Inflation takes no prisoners. And neither do successive interest rate hikes. Public debt in the European Union as a whole has never ceased to be a headache at any time, but in recent years, with the outbreak of the covid-19 pandemic, it seemed to have ceased to be a priority. Now, in the current scenario, it’s once again a matter of growing concern in the main European institutions, especially in the case of southern European countries.
Andrés Sánchez Balcázar and Ella Hoxha, co-managers of Pictet Absolute Return Fixed Income
The outlook for European sovereign debt appears weak compared to the US. Inflation indicators are much higher and the effects of the second-round of price increases are appearing on wages. The ECB risks falling behind in its battle against the inflation and being forced to catch up on monetary tightening if inflationary pressures do not subside. In addition, the war in Ukraine and uncertainty over energy supplies add more risks.
In this state of affairs, the markets have turned to the US for guidance on the interest rate direction, estimating that by the end of the year the Federal Reserve will pause its tightening. But it is not clear that inflation is going to fall enough, so it looks like the market is betting on the U.S. economy to weaken. For now, the Federal Reserve, in order to reaffirm its credibility against inflation, needs to be aggressive, as the U.S. labour market remains tight. The ECB, in this environment of less favourable monetary policy and concerns about economic growth, has no choice but to also be more aggressive, facilitated by the fact that, although inflation in the Euro Area remains high, yields of the debt of peripheral economies have not suffered financing problems so far.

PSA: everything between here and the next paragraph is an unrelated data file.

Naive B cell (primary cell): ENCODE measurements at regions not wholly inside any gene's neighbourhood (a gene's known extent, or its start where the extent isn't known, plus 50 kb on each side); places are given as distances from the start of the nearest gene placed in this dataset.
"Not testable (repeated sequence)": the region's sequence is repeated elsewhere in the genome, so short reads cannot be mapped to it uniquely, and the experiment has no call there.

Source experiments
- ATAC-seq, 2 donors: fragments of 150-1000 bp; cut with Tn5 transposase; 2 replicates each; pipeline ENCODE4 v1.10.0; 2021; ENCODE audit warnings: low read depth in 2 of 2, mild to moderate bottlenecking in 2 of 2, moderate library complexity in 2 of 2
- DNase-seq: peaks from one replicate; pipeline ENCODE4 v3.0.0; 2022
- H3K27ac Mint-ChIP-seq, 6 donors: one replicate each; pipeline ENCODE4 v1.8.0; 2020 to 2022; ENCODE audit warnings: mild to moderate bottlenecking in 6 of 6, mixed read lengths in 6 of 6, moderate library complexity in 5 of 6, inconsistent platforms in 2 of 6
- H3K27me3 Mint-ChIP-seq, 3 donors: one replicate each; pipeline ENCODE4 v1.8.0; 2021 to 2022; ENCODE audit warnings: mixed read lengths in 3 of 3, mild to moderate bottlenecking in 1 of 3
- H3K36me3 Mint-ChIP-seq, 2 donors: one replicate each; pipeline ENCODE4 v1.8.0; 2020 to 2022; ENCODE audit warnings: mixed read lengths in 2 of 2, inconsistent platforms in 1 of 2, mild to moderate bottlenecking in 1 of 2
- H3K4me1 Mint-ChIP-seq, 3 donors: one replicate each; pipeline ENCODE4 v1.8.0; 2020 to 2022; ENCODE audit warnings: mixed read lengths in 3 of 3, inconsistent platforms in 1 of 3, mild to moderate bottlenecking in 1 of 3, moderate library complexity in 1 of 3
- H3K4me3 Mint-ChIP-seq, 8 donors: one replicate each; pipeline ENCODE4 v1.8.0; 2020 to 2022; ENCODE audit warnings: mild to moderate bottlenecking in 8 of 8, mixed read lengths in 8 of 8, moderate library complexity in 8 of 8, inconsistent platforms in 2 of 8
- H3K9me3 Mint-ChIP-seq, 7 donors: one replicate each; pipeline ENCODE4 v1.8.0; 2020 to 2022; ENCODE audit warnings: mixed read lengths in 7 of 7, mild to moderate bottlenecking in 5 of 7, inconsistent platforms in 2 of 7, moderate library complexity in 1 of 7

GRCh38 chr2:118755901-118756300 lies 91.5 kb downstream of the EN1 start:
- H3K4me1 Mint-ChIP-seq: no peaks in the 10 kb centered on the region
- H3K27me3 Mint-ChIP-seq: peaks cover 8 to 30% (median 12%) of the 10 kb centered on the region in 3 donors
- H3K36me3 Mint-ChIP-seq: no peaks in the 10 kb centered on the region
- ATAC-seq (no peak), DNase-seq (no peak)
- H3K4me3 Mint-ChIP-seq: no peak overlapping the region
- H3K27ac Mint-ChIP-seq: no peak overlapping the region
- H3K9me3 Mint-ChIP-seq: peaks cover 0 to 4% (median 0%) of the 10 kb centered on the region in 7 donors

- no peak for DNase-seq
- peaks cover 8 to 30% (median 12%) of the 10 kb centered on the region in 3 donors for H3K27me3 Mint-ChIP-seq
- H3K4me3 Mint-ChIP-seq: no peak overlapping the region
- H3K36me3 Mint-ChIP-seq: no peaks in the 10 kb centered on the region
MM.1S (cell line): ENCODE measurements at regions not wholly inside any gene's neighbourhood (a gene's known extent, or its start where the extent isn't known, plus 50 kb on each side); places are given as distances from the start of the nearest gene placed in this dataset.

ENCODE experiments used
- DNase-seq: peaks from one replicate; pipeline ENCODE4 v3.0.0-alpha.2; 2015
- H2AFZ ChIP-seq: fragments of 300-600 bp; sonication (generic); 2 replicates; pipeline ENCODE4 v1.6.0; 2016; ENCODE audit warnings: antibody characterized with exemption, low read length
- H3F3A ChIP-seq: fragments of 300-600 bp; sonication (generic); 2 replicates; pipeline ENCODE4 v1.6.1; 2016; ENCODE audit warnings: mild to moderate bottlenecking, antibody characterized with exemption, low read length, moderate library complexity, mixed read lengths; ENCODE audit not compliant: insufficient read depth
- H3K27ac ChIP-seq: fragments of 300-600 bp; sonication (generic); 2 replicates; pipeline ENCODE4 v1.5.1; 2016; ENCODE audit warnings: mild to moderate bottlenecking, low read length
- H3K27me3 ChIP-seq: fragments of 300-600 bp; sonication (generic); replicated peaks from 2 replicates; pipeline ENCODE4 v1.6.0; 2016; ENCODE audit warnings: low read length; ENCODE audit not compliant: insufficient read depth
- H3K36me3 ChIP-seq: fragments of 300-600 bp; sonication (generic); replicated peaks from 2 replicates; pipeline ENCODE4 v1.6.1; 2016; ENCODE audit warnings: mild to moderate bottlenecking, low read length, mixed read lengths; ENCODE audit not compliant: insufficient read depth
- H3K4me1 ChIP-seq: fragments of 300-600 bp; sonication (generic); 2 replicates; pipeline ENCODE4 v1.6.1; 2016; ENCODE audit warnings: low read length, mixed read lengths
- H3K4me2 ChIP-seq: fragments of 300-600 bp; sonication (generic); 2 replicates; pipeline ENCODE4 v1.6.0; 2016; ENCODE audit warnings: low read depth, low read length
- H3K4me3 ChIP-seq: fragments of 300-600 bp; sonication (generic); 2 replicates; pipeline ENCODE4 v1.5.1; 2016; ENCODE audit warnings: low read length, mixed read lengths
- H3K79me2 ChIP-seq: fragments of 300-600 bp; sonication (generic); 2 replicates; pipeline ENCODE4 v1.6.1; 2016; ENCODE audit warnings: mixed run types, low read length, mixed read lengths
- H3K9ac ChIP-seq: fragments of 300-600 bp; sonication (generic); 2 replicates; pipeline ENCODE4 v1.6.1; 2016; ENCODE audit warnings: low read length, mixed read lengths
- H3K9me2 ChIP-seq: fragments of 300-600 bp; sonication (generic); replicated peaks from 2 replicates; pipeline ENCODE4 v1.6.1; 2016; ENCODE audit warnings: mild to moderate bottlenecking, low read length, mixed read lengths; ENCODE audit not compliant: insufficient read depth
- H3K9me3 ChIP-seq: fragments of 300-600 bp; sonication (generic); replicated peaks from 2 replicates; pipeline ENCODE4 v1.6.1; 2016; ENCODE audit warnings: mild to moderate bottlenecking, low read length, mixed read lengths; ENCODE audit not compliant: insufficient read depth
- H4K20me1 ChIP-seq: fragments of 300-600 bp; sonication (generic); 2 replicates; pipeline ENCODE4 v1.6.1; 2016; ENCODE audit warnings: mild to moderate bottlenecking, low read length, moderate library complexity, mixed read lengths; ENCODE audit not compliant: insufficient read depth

The fact is that, given the high correlations between asset classes and a high degree of uncertainty, we maintain a defensive position. We continue to cut exposure to yield-to-maturity spreads in Europe. We have downgraded euro area sovereign bonds to underweight and further reduced sensitivity to interest rate changes, mainly in Europe, with short positions peripheral countries sovereign debt, having underweight Italian and French government bonds against German ones.